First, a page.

Patriotism rooted in Christianity is the ideological solution that Putin has found to legitimize his authority and re-build the country. This probably does not mean that the president, a former KGB officer, has suddenly repented and became a Christian. It should rather mean that Putin proved to be a pragmatic politician, who re-discovered the potential and the power of the Russian Pravoslavie (the "right worship") with all related to it national mythologies: the Orthodox mysticism and spirituality, the idea of the Third Rome, the mystification of Russian geography, and the idea of the Euroasian civilization. It should be noted that in his politics, Putin did not (and could not) adopt the humanistic philosophy of Tolstoy and Dostoyevsky, nor the core principles of Christianity. He was not and will not become a Western type of "Christian democrat." He turned for inspiration and ideological support to more convenient sources, one of them: an obscure 20th century thinker and publicist, the Russian émigré Ivan Ilyin.
Since 2006, in his public addresses, Putin has been mentioning Ilyin's name more and more often. In 2014, he even encouraged his regional governors to read Ilyin's book Our Tasks. Ilyin's popularity grows among the members of the Russian Orthodox Church too; for them he is a "religious philosopher," who preached, during his all life of exile, a "renewal" and "rebirth" of the fatherland. Even the current leader of the communist party Genadyi Ziuganov admits that Ilyin "made a very significant contribution to the development of the Russian state ideology of patriotism."
Who is Ivan Ilyin, and how is he related to the Kremlin's new ideology?
Recently, The New York Times labeled him as a "fascist." In an article, entitled How a Russian Fascist Is Meddling in America’s Election, the historian Timothy Snyder called Ilyin the "prophet of Russian fascism." The majority of Russians do not agree with such a "misleading" label. Nikita Mihalkov, the most famous Russian filmmaker today, described Ilyin as the only philosopher, who truly lived for Russia. Mihalkov, who is an ardent supporter of President Putin, likes to quote Ilyin's advice that a person "should live for the things for which he could also die." ("Жить надо ради того, за что можно умереть").
Ilyin was born in 1883 to an aristocratic family in Moscow, studied law at the Imperial Moscow University, and in 1922, was deported by the Bolsheviks to Europe, along with 160 intellectuals and academics considered as ideological enemies of the communist regime. He lived in Germany, France, and after the Second World War in Switzerland, where he died. Ilyin, like many of the Russian émigré at the time, believed in the idea of Eurasianism, a concept, or rather a mythology, that explains Russia's destiny with its geography. Russia, according to the Eurasian theory, was a civilization of its own, a mix of Christian Byzantine culture and Asiatic Mongol political strength. In the 1930s, Ilyin showed sympathy to Hitler and Mussolini, and, although rejecting anti-Semitism as "harmful" for Russia and "dangerous" for the Russian emigrants, he was nevertheless critical to Jews, who, as he believed, were supporters of communism. As a member of the so-called Russian White Movement, the contra-revolutionary forces that fought against the Bolsheviks, he was initially attracted to the German National Socialism, but later, he rejected it. In an article titled "The Strategic Errors of Hitler," Ilyin called Hitler's politics "violent" and "ignorant," repeating the Prussian "classical error" to underestimate the power of other nations. He believed that in fascism there were both "sickness" and "health." The healthy in the fascist ideology was its "patriotism, sense of honor, dictatorial discipline, spiritual renewal, and revival of social justice," also its opposition to Bolshevism and leftist totalitarianism. The "sickness" was its atheism and enmity against Christianity, its totalitarian tendencies, and radical nationalism.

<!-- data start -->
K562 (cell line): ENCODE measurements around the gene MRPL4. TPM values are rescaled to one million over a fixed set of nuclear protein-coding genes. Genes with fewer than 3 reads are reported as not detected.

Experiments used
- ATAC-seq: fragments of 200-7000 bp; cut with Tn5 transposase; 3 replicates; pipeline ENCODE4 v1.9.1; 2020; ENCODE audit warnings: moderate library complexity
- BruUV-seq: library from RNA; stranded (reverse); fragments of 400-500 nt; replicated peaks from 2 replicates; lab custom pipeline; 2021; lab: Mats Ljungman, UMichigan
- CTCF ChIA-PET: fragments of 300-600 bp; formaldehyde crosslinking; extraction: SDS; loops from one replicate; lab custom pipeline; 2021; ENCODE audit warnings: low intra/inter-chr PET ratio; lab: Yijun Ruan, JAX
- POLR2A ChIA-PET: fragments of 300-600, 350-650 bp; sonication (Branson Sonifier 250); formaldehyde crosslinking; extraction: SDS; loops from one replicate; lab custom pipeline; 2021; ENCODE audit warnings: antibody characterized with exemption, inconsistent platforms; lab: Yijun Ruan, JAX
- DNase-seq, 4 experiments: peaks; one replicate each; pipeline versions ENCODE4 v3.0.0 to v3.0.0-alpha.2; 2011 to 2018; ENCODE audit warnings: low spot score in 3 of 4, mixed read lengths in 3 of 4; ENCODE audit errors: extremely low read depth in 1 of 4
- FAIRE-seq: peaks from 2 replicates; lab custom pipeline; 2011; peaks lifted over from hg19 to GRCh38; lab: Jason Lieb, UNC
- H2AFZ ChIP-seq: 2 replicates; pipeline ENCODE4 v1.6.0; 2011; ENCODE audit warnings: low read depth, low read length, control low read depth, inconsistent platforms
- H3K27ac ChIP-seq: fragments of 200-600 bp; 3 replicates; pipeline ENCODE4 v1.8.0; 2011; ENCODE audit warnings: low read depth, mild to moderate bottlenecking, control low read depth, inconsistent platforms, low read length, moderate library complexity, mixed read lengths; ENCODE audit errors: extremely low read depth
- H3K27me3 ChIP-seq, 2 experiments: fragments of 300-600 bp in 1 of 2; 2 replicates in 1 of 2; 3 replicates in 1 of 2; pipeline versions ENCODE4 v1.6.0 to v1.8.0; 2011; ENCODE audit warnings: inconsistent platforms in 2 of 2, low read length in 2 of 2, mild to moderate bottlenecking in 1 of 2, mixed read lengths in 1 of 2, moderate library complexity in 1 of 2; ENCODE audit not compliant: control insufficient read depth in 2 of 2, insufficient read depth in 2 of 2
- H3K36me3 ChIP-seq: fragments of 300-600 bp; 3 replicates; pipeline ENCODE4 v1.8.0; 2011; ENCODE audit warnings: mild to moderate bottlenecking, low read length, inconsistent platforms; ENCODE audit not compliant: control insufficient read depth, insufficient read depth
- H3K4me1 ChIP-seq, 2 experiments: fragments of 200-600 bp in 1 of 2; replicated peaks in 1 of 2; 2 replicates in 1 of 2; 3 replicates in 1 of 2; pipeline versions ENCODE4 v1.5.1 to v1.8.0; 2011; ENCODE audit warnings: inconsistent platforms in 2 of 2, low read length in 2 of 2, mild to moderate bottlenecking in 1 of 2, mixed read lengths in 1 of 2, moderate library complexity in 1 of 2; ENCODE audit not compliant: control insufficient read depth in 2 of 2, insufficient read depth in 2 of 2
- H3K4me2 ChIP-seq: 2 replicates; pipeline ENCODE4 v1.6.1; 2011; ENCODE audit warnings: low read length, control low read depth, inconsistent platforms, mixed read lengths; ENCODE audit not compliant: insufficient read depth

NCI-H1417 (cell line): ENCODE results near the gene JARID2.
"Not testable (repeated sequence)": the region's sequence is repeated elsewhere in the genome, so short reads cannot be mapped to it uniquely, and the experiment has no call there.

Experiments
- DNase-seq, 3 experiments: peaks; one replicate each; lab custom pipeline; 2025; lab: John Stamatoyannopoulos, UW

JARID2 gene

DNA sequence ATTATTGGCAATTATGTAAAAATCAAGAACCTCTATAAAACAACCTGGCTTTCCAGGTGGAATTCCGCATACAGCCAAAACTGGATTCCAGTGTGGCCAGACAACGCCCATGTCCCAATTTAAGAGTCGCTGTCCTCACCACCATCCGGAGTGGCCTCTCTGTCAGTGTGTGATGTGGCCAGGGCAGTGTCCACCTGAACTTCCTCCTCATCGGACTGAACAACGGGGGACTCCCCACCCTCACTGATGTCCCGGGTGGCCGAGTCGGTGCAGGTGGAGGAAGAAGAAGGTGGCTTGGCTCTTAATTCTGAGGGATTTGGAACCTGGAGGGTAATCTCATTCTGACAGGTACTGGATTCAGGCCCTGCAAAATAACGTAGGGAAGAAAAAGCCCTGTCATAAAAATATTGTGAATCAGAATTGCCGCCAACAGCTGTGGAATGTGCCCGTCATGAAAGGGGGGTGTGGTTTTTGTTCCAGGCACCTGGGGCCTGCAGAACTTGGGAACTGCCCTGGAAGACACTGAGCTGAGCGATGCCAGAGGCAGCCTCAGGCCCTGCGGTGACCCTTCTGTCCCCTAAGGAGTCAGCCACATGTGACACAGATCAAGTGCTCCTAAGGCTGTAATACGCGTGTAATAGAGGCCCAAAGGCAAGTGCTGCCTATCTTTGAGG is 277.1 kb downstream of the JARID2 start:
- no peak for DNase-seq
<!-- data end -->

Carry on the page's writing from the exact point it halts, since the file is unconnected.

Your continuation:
Ilyin was a passionate Orthodox Christian, and he believed in the providential power of the Russian Orthodox Church. The Church, he thought, offered an alternative "third path" for the development of Russia that was neither Soviet communism, nor Western liberalism and democracy. He argued that the Church is a promoter and guardian of the traditional Russian values and the only true source for "spiritual renewal" of the Russian people. In 1934, he wrote to a friend, "I can be neither a freemason nor an anti-Semite. For me, there is one law: honor, conscience, patriotism. I have only one yardstick--the Russian national interest." It should be noted that Ilyn's views, although nationalistic and patriotic, were not imperialistic; they had more to do with the preservation and defense of Russian identity and traditional sphere of influence than with dreams for unlimited foreign expansion and influence.